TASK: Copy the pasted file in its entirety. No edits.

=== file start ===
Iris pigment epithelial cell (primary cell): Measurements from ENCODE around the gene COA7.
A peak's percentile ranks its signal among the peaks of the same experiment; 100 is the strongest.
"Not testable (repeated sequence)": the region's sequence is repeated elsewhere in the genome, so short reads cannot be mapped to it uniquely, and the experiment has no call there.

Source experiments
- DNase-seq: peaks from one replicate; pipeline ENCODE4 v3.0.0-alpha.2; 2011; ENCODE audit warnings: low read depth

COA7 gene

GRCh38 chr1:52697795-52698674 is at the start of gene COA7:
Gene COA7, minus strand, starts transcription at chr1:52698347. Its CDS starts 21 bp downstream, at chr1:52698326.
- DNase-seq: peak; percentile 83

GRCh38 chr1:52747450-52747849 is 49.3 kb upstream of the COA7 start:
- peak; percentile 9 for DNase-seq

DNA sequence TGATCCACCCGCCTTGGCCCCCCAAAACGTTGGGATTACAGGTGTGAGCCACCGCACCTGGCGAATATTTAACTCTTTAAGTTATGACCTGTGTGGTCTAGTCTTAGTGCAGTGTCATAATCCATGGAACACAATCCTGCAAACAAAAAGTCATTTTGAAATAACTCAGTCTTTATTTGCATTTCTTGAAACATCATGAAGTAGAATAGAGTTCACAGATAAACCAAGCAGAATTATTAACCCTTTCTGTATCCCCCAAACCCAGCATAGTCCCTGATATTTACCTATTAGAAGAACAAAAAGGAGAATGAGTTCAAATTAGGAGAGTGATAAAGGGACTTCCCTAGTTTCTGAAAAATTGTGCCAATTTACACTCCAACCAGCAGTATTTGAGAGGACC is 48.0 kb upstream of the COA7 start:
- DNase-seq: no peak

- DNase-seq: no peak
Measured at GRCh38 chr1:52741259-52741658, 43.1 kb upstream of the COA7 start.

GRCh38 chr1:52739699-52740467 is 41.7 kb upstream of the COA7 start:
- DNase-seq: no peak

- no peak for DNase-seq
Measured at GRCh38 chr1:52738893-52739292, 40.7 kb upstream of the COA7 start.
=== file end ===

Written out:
Iris pigment epithelial cell (primary cell): Measurements from ENCODE around the gene COA7.
A peak's percentile ranks its signal among the peaks of the same experiment; 100 is the strongest.
"Not testable (repeated sequence)": the region's sequence is repeated elsewhere in the genome, so short reads cannot be mapped to it uniquely, and the experiment has no call there.

Source experiments
- DNase-seq: peaks from one replicate; pipeline ENCODE4 v3.0.0-alpha.2; 2011; ENCODE audit warnings: low read depth

COA7 gene

GRCh38 chr1:52697795-52698674 is at the start of gene COA7:
Gene COA7, minus strand, starts transcription at chr1:52698347. Its CDS starts 21 bp downstream, at chr1:52698326.
- DNase-seq: peak; percentile 83

GRCh38 chr1:52747450-52747849 is 49.3 kb upstream of the COA7 start:
- peak; percentile 9 for DNase-seq

DNA sequence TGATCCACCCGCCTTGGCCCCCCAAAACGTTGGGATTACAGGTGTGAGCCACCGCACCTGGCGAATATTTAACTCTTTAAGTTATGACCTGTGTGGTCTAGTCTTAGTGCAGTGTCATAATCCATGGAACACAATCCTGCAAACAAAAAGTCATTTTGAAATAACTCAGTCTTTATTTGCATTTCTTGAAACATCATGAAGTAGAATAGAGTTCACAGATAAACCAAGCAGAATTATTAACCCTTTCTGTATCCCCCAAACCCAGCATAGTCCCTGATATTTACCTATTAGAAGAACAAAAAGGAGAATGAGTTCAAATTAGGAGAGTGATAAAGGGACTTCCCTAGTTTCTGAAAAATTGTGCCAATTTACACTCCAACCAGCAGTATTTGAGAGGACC is 48.0 kb upstream of the COA7 start:
- DNase-seq: no peak

- DNase-seq: no peak
Measured at GRCh38 chr1:52741259-52741658, 43.1 kb upstream of the COA7 start.

GRCh38 chr1:52739699-52740467 is 41.7 kb upstream of the COA7 start:
- DNase-seq: no peak

- no peak for DNase-seq
Measured at GRCh38 chr1:52738893-52739292, 40.7 kb upstream of the COA7 start.